UAE medics concerned by 'very high' self-prescription of antibiotics
Stricter government rules have 'put a dent' in misuse but awareness of drug resistance remains low, doctors said
Greater efforts are needed to tighten up on the sale of antibiotics, researchers have said, after a study highlighted high-rates of self-medication in the UAE.
The analysis found that in three in 10 cases where people had taken antibiotics, the drugs had not been prescribed.
Excessive use of antibiotics has become a major global concern because it results in the spread of forms of bacteria resistant to the drugs.
In the recent study, written by six researchers from the University of Sharjah, hundreds of Abu Dhabi, Dubai and Sharjah residents answered questions on their antibiotic use over a three-month period.
We are moving towards the day where we will not find one proper antibiotic to treat our patients in our hospitals
Dr Abduelmula Abduelkarem, University of Sharjah
In total, 315 of the respondents had taken antibiotics during the period covered by the study and of these, 100 had taken them without a prescription, a proportion of 31.7 per cent.
The study's first author, Dr Abduelmula Abduelkarem, an associate professor of clinical pharmacy and pharmacy practice at the university, was surprised at the findings.
“It is a very high rate and this will add further support to the fact that we are moving towards the day where we will not find one proper antibiotic to treat our patients in our hospitals,” he said.
“If this practice becomes the norm, then we will end up with the available antibiotics not being capable of treating microbial infections of patients in our hospitals.”
The World Health Organisation (WHO) has warned that the spread of antibiotic resistance in bacteria is one of the biggest modern-day threats to global health and is making it harder to treat illnesses such as pneumonia and tuberculosis.
It is causing death rates to increase and if urgent action is not taken, the WHO has said that even minor injuries could prove fatal, as antibiotics might be unable to combat resulting infections.
Dr Abduelkarem said the self-medication rate identified in the new study was especially high, given efforts by the Ministry of Health and Prevention to restrict antibiotic sales.
In late 2017 the ministry announced a draft law banning the sale of antibiotics without prescription, and in May 2019 a senior official said the ministry's analysis showed a 43 per cent cut in antibiotic use.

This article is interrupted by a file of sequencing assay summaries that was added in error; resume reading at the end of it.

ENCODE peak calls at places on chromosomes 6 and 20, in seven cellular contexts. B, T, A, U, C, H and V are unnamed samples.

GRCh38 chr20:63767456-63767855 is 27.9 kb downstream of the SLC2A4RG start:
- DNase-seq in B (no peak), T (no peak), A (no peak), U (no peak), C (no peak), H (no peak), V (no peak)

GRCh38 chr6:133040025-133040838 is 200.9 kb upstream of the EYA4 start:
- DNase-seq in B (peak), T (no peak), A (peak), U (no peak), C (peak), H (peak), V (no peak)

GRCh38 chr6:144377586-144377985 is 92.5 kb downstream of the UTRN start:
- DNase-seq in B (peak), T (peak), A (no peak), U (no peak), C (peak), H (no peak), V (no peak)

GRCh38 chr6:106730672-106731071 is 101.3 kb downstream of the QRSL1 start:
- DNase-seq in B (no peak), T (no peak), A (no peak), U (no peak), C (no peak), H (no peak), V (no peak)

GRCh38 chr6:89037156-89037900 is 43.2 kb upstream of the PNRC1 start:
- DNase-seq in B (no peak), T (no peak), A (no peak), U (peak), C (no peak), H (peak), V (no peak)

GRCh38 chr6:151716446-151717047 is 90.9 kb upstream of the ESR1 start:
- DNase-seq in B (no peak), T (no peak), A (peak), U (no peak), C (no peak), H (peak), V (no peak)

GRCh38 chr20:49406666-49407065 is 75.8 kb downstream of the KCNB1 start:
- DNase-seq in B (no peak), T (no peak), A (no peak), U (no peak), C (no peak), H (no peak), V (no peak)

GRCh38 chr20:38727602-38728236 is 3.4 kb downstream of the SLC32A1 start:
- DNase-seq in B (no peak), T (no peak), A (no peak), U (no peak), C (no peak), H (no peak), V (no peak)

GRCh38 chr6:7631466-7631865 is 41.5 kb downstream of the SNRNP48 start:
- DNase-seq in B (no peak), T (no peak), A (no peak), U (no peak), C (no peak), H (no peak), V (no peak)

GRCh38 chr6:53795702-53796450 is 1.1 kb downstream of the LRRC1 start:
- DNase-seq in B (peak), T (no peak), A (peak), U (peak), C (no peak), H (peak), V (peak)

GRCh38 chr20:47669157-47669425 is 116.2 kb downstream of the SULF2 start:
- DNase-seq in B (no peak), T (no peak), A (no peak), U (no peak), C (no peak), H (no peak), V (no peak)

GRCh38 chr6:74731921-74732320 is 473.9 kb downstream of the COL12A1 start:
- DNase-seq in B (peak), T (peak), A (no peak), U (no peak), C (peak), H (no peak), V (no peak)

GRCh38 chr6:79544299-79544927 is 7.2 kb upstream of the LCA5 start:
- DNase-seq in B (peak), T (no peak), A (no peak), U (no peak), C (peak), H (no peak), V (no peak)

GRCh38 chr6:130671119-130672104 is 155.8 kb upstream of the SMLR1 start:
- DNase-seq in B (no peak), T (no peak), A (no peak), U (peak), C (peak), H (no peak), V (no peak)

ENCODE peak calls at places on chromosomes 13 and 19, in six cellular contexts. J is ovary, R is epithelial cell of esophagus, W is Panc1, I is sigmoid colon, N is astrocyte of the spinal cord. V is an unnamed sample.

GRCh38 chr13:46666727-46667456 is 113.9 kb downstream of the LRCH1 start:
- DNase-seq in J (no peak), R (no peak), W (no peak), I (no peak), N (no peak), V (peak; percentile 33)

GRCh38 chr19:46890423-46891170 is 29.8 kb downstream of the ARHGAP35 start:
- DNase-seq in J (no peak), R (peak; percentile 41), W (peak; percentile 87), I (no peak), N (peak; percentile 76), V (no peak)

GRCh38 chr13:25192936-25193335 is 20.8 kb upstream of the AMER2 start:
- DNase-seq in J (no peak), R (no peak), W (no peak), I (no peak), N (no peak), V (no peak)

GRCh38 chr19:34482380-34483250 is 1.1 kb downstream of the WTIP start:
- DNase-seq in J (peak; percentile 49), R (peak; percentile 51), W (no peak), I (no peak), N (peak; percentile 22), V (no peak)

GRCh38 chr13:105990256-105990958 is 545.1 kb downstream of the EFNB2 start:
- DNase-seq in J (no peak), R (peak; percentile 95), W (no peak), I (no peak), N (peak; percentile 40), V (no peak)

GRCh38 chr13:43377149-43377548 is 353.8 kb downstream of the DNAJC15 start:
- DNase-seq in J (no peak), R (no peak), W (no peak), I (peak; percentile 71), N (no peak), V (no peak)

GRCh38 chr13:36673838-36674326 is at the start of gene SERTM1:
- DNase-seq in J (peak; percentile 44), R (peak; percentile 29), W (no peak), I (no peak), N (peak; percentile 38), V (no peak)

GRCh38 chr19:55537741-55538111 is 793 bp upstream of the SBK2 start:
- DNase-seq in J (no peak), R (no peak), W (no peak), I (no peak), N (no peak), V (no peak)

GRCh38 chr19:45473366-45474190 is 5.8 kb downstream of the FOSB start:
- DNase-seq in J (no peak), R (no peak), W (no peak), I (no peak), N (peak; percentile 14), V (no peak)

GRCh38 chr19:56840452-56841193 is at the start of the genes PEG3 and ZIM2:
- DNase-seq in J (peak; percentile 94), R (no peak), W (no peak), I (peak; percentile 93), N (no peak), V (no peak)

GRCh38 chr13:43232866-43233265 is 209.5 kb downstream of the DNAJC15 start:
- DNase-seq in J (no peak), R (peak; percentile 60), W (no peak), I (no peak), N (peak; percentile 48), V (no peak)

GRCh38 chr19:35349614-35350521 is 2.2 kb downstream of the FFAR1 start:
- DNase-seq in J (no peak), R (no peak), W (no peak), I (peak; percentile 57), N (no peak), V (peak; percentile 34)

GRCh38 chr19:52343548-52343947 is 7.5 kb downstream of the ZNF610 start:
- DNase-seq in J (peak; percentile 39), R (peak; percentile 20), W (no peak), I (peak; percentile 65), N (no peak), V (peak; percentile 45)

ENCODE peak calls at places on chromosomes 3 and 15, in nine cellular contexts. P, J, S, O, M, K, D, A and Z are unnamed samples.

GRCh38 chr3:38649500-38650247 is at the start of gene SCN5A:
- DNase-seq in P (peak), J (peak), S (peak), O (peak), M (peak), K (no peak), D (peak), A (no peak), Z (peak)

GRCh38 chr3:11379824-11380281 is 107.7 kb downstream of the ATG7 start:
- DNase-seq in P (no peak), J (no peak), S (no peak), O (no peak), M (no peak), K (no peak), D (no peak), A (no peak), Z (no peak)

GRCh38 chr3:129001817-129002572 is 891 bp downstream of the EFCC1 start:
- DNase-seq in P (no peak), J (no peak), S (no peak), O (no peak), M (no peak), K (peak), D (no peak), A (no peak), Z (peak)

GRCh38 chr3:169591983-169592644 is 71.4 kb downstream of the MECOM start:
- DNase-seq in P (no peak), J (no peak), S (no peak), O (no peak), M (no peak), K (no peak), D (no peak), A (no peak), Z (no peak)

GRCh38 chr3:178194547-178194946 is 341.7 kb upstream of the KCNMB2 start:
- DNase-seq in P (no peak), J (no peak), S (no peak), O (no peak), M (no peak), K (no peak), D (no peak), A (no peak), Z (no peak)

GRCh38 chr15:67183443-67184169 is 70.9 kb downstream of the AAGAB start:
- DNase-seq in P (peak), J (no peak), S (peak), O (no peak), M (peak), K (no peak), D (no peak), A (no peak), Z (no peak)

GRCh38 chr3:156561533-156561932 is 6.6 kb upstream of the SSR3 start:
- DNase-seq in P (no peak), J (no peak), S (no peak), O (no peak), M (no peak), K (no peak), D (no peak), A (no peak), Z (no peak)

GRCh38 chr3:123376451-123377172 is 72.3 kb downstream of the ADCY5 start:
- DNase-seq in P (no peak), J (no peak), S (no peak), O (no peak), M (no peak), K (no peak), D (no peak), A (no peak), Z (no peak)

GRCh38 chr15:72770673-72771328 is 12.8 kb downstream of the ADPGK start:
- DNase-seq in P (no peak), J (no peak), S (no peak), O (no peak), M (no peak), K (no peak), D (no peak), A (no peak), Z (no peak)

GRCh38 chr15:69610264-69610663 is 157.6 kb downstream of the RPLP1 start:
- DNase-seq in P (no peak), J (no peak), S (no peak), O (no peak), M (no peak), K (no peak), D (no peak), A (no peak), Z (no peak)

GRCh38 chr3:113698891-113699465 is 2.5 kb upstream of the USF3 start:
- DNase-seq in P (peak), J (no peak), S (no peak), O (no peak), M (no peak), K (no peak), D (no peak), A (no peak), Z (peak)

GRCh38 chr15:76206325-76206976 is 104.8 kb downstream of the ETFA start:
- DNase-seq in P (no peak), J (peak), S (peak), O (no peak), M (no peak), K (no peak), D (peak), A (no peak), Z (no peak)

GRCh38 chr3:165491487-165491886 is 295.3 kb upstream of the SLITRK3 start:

Dr Abduelkarem said his results “may indicate that the message was not received as it should be”. Some people, he suggested, might be using leftover antibiotics kept at home, while high consultation fees might be encouraging self-medication.
“Physicians should be instructed not to respond to patient pressure and to only prescribe antibiotics when there is real need,” he said.
Doctors in multiple countries have reported feeling pressured into prescribing antibiotics, even when the drugs will be ineffective because the patient's infection is caused by a virus rather than bacteria.
Dr Abduelkarem said that awareness should be be raised among pharmacists too, so that they informed patients about “the serious drawbacks of the misuse of antibiotics”.
“Authorities should prohibit sales targets for profit, which is the goal of some pharmacy managers,” he said.
The study, entitled 'Prevalence of self-medication with antibiotics among residents in the United Arab Emirates', was published in the journal Infection and Drug Resistance. It had a relatively small sample size but follows research last year that suggested the strongest antibiotics are losing their potency on UAE patients.
A study in four Dubai hospitals of about 2,000 samples found carbapenems - regarded as a 'last resort' drug for seriously ill patients - showed reduced susceptibility in 23.9 per cent of cases.
Previous studies found resistance was even higher in other Arab states, including 41 per cent in Lebanon and 52 per cent in Saudi Arabia.
The UAE is suffering from a problem that is prevalent in many other countries as well
Dr Sameen Majid Matto, Canadian Specialist Hospital
Despite the study's high self-medication rate, Dr Sameen Majid Matto, a specialist in internal medicine and endocrinology at the Canadian Specialist Hospital in Dubai, who was not connected to the research, said the UAE's law to ban antibiotic sales without prescription had had an effect.
“It has seriously put a dent in the amount of self-prescription and improper administration of the medicine,” he said.
“Of late, we have patients coming into the clinic just so they can have a prescription for an antibiotic, as the pharmacies didn't dispense without a prescription.”
However, he said that there was still a need to educate people about the dangers of self-medication, in case patients are able to obtain antibiotics.
“The results from the study show that the UAE is suffering from a problem that is prevalent in many other countries as well,” he said.
Last year, the Ministry of Health said it recorded a significant drop in antibiotic use in Abu Dhabi after banning pharmacies from handing out the drugs without a prescription.
Updated: February 9, 2020 12:59 PM